Pope Francis made mention of the discovery of the remains of 215 Indigenous students found in a mass grave at a church-run boarding school in Kamloops, British Columbia, but speaking to the faithful gathered in St. Peter’s Square on Sunday, he did not offer an apology that Prime Minister Justin Trudeau was seeking.
Francis expressed sorrow and called on political and church authorities to work together to shed light on what he called “this sad affair” and to foster healing.
“I follow with sorrow the news that arrives from Canada about the upsetting discovery of the remains of 215 children,” Francis said his remarks.
“I join with the Catholic church in Canada in expressing closeness to the Canadian people traumatized by the shocking news,” he added. “This sad discovery increases the awareness of the sorrows and sufferings of the past.”
On Friday, the PM tore a strip off the church for being “silent” and not “stepping up” and taking responsibility for its role in Canada’s former system of church-run Indigenous schools, many of them run by Catholic missionary congregations.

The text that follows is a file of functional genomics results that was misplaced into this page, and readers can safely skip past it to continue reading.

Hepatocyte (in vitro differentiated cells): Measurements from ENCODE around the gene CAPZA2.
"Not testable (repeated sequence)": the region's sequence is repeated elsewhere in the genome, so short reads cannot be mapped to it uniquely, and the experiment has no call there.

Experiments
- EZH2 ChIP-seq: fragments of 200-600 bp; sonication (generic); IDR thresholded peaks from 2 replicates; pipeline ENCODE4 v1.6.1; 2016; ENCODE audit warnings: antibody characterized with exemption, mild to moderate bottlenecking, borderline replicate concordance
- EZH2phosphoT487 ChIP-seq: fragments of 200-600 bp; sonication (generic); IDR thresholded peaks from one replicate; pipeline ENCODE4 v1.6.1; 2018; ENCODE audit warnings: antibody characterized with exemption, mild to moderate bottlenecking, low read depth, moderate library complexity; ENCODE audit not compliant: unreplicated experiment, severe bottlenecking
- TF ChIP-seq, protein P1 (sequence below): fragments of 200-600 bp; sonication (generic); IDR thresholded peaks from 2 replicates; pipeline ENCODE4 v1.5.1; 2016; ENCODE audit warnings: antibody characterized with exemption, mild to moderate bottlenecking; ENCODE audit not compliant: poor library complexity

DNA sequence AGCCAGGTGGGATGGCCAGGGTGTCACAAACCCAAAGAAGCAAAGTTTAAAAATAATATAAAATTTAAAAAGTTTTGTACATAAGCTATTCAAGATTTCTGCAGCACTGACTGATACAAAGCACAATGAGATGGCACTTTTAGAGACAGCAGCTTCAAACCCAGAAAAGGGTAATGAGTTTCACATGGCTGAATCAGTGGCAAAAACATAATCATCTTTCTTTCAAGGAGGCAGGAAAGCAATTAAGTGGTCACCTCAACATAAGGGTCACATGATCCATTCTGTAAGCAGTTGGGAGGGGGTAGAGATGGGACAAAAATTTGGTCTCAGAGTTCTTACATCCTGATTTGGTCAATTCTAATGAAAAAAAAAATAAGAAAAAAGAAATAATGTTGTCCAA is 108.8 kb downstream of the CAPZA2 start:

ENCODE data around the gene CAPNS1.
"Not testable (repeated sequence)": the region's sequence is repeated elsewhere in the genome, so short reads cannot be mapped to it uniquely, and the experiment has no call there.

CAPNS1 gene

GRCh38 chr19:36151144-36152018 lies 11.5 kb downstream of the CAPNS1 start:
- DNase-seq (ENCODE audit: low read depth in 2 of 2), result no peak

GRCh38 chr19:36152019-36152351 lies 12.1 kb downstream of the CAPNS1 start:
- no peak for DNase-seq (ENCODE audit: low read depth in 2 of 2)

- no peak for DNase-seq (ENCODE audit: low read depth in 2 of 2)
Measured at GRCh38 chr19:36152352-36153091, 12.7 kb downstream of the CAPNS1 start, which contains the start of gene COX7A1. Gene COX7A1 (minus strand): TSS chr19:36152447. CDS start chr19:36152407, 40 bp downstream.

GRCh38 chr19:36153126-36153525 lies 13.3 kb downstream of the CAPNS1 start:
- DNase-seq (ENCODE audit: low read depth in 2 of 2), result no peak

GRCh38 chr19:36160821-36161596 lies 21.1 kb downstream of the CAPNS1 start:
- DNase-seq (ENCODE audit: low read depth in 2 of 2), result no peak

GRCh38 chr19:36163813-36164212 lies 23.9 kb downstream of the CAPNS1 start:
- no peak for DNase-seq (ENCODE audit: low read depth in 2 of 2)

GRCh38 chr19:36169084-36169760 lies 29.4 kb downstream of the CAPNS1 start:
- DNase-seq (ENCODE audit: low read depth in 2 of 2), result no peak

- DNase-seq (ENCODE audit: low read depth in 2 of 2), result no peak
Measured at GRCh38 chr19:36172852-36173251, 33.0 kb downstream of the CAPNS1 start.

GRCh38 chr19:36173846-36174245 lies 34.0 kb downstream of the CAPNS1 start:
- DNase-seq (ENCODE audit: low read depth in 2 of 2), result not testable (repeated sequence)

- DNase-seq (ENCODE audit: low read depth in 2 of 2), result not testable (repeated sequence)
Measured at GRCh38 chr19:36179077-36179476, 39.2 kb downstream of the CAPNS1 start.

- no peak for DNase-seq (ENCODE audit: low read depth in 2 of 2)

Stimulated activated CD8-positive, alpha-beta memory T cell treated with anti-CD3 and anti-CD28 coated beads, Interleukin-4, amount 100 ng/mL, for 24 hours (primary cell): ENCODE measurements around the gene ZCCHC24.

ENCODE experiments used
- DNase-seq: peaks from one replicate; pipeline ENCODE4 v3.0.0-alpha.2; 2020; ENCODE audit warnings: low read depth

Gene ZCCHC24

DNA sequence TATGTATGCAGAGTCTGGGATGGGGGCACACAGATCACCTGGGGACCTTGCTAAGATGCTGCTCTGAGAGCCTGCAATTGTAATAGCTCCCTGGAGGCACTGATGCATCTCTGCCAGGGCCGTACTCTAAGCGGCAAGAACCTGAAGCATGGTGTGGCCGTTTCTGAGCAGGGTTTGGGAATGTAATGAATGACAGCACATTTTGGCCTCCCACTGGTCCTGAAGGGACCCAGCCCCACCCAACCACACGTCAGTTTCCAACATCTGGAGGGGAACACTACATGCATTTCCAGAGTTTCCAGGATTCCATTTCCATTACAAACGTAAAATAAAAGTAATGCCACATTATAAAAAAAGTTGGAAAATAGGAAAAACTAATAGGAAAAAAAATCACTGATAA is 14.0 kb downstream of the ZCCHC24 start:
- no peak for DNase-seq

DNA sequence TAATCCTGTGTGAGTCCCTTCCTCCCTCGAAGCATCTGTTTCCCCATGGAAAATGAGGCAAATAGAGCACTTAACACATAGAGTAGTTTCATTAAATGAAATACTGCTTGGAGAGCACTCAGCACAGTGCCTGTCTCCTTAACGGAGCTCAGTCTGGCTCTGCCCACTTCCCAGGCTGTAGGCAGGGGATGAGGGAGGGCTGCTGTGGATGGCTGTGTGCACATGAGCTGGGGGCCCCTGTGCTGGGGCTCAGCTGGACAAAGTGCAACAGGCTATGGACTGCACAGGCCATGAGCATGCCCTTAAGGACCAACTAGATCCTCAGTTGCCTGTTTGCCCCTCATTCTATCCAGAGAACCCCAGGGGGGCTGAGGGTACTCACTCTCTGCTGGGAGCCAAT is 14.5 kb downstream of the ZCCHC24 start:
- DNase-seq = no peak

The school in Kamloops was operated by the Catholic church between 1890 and 1969.
Church officials have so far resisted making public the records related to the school, and Trudeau hinted at legal action
“As a Catholic, I am deeply disappointed by the decision that the Catholic Church has taken now and over the past many years,” the prime minister said during a news conference on Friday.
The discovery of the remains of the 215 children has sparked an outcry across the country with many impromptu memorials being established in cities and towns.
Earlier this week in Barrie, rows and rows of mostly children’s shoes were laid on the steps of the Spirit Catcher at the city’s waterfront.